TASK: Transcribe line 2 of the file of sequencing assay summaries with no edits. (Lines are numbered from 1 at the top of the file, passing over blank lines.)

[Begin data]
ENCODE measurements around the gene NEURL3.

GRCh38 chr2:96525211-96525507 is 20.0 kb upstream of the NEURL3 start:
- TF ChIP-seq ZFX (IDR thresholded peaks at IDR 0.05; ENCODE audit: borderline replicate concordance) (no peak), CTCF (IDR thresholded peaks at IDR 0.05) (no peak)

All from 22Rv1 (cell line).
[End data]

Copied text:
GRCh38 chr2:96525211-96525507 is 20.0 kb upstream of the NEURL3 start: